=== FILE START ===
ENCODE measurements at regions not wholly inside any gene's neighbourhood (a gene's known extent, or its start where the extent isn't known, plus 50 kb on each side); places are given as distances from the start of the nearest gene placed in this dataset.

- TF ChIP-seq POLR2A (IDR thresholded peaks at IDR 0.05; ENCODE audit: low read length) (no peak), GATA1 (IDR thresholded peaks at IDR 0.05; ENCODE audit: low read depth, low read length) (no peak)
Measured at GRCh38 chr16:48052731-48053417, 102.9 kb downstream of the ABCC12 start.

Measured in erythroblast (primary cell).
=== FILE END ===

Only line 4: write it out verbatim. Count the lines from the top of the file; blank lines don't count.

Measured in erythroblast (primary cell).